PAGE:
4.

Two years earlier, on a trip to Europe, weaving his “daydreams” about Russian illusions and beliefs, Dostoevsky there encounters the “death struggle” installed in what would be “in some way a community”, in whose future “perhaps the generals themselves of progress do not have enough faith”. However, even though “not entirely satisfied with the order he defends”, the bourgeois tries to impose it and repair “its cracks”. Throughout the travel notes, Dostoevsky underlines and problematizes, as possible, the narrator's judgments: "don't expect me to start demonstrating that civilization has long since been condemned in the West itself", even though the bourgeois, "consciously almost", be sure "that everything must be like that".

At entry 134 of the Minimum Moralia, referring to the difficulty of writing a satire “when our situation would need it more than any other”, Theodor Adorno points out the directions of the Enlightenment in contemporary times: generalized irony that “assumes the idea of ​​the obvious”, in a dissonant “consensus” of consciences and social practices. “He who has those who laugh at his side does not need proof”. Is that the engine of irony today is the "deprived gesture of the expression 'That's the way it is' (...) that the world directs to all its victims". And the position of the subjects (“consciously almost”? “Unconsciously and instinctively in the vital orientation of the whole mass?” suggested Dostoevsky) is constituted in the “beforehand formal form of irony (…) that became a universal agreement on contents. As such, he would be the only object worthy of irony and at the same time knocks the ground out from under his feet”.

The “restorationist traits” of a Karl Kraus would thus come from the uncontested emphasis on fulminating, quick and incontestable judgments – “so quick is the awareness of the relationship between things” – on an “immediate and objective evidence”, a recognized truism as such and, without any hesitation or doubt, as such condemned. Having “humanism as an invariant”, Kraus speaks of a world that collapses (and the First War already points out). Adorno's conclusion, bearing in mind that "there is no longer any crack in the rock of the established order, where the ironic can cling", is that "against the deadly seriousness of total society, which has collected every instance contrary to it, such as the helpless objection that irony once sedimented, there remains only the deadly seriousness, the truth apprehended in the concept.[xx]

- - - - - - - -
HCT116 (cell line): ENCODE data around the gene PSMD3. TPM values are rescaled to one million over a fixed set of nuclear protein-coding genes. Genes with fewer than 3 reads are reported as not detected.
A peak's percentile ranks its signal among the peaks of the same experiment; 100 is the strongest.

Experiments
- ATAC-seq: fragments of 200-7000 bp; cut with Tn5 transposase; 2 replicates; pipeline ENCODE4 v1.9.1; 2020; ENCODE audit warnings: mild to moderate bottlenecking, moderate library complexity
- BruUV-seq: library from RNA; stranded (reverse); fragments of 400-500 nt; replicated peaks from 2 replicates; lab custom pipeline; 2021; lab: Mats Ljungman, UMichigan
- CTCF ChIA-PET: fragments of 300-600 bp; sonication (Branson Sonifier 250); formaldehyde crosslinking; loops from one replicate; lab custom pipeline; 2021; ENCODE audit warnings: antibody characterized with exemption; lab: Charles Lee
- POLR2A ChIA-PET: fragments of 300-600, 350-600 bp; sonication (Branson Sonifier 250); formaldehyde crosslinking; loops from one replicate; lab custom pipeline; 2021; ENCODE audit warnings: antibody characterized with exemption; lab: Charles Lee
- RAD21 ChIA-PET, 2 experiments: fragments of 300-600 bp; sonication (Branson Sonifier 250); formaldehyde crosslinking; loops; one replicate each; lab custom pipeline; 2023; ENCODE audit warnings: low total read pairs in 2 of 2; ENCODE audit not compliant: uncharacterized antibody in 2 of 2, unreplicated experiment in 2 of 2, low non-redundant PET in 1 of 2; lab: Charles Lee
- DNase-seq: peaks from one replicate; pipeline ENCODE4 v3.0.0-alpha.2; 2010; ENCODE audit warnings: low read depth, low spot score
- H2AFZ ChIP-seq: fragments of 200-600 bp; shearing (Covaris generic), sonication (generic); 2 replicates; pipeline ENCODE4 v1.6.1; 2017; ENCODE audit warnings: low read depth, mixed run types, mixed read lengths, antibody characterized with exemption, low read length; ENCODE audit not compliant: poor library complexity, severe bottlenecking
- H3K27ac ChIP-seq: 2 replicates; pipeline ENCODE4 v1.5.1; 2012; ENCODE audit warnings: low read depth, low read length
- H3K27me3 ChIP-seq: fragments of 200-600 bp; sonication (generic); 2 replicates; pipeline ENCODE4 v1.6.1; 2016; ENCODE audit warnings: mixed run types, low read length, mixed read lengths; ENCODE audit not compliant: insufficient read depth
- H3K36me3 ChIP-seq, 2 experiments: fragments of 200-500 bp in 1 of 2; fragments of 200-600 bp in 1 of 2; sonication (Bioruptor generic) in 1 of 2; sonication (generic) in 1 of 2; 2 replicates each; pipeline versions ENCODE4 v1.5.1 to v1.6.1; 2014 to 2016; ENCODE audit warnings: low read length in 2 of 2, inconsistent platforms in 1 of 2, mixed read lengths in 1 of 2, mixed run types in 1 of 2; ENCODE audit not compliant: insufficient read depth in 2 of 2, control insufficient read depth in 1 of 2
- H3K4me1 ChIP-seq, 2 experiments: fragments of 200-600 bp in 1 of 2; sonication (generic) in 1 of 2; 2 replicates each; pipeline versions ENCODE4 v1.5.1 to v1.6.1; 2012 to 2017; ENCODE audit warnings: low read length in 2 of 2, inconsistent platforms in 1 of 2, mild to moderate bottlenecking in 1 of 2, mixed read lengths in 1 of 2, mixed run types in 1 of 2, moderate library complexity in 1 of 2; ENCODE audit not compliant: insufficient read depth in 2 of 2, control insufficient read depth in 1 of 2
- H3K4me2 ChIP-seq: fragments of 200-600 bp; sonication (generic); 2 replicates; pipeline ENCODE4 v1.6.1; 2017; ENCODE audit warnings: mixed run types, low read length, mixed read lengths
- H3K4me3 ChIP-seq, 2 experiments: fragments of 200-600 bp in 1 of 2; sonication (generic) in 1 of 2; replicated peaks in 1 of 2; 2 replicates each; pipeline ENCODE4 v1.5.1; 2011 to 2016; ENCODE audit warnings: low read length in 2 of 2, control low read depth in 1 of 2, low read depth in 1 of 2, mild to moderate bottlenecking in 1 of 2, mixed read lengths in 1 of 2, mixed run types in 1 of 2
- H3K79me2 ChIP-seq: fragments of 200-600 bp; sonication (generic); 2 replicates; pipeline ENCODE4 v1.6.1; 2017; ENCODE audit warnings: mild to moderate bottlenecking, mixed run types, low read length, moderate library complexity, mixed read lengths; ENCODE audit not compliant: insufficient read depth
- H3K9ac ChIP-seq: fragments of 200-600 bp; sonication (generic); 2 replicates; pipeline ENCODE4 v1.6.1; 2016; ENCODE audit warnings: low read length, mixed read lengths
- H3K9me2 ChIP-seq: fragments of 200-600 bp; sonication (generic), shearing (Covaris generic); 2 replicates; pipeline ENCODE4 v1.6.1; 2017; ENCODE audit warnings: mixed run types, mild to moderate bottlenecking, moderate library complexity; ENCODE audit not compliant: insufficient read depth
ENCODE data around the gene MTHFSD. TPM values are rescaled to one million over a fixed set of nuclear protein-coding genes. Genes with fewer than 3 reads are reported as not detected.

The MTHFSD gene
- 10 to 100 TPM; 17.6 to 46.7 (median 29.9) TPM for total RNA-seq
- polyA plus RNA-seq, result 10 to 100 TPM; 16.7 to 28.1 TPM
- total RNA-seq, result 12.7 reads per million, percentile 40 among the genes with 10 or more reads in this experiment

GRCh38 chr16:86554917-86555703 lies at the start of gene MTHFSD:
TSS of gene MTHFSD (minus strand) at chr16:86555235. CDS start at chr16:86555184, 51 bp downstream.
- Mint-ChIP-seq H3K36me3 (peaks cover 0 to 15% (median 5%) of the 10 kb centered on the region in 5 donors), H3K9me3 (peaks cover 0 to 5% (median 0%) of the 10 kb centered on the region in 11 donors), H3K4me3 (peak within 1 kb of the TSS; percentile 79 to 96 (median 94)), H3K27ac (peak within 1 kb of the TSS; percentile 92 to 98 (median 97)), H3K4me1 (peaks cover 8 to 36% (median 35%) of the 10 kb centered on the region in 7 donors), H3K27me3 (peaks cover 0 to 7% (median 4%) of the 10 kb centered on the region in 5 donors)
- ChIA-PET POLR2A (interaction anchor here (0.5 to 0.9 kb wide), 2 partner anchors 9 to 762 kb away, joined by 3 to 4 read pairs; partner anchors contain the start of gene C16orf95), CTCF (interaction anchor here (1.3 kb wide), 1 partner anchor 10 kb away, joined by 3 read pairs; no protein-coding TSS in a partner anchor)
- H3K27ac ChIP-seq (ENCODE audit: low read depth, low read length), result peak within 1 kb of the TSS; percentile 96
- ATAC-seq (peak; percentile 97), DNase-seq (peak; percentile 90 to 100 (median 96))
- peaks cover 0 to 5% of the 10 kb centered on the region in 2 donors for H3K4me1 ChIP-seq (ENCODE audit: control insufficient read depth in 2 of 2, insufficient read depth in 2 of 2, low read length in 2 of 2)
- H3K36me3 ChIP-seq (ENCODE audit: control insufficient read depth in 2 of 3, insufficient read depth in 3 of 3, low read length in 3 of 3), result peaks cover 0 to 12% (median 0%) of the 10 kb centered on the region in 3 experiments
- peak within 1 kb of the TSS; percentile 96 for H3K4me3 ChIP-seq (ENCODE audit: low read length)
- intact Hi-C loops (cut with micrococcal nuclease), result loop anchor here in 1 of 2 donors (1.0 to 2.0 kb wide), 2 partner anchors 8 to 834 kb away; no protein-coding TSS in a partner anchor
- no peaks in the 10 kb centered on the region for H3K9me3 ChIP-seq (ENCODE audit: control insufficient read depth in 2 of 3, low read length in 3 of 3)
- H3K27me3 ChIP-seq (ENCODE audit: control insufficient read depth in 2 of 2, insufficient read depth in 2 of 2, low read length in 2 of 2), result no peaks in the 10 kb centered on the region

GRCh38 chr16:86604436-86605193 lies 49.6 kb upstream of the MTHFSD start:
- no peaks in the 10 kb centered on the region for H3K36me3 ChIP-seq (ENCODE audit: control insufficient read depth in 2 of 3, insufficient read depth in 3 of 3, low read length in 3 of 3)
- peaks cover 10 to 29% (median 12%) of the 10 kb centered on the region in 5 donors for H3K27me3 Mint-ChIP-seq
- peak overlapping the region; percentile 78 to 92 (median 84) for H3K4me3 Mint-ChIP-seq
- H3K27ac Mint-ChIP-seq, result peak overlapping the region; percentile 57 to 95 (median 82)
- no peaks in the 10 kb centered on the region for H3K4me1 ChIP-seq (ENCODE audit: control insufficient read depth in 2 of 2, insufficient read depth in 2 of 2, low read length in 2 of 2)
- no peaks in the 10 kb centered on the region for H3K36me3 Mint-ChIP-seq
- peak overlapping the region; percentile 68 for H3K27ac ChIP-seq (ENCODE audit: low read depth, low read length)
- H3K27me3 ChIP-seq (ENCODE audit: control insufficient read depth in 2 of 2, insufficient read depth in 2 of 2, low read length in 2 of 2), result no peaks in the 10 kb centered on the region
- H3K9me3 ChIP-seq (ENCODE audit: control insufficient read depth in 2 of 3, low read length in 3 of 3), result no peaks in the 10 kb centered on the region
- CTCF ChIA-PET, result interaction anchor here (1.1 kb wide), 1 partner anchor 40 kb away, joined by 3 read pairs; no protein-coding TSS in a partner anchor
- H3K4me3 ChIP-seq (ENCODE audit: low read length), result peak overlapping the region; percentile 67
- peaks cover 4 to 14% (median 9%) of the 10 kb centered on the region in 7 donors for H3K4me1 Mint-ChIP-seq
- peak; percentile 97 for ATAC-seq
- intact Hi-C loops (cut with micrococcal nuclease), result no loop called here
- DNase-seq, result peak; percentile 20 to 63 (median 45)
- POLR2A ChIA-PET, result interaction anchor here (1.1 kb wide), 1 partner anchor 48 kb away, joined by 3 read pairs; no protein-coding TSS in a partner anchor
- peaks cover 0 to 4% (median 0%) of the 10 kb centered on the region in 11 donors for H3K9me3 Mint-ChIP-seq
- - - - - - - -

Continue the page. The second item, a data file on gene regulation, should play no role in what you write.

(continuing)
In Herbert Marcuse's already quoted remark about The 18th Brumaire of Louis Bonaparte, he says that in the face of the “horror of the events” of 1848, and in an unplanned reaction, Marx apprehended, through the satire and mockery of that reality, the “real appearance of its truth”, in the terms of “high literature” (“Language becomes concept of reality”), in which irony is used as a resource. This is what can be seen in the formal prose work of Dostoevsky and Machado de Assis that reveal, in the particularity of social relations in the periphery, the very constitution of modern capitalist civilization, making one think about its functioning and its historical march. [xx] Let us go, then, once again, to two decisive questions planted, with irony, in Winter notes about summer impressions: “How not to accept the existing as being the ideal”? “But what a utopia, gentlemen! All based on feeling, on nature and not on reason. But this even seems like a humiliation of reason. What do you think? Is it utopia or is it not?”

*Salete de Almeida Cara is a senior professor in the area of ​​Comparative Studies of Literatures in the Portuguese Language (FFLCH-USP). She is the author, among other books, of Marx, Zola and Realist Prose (Editorial Studio).

References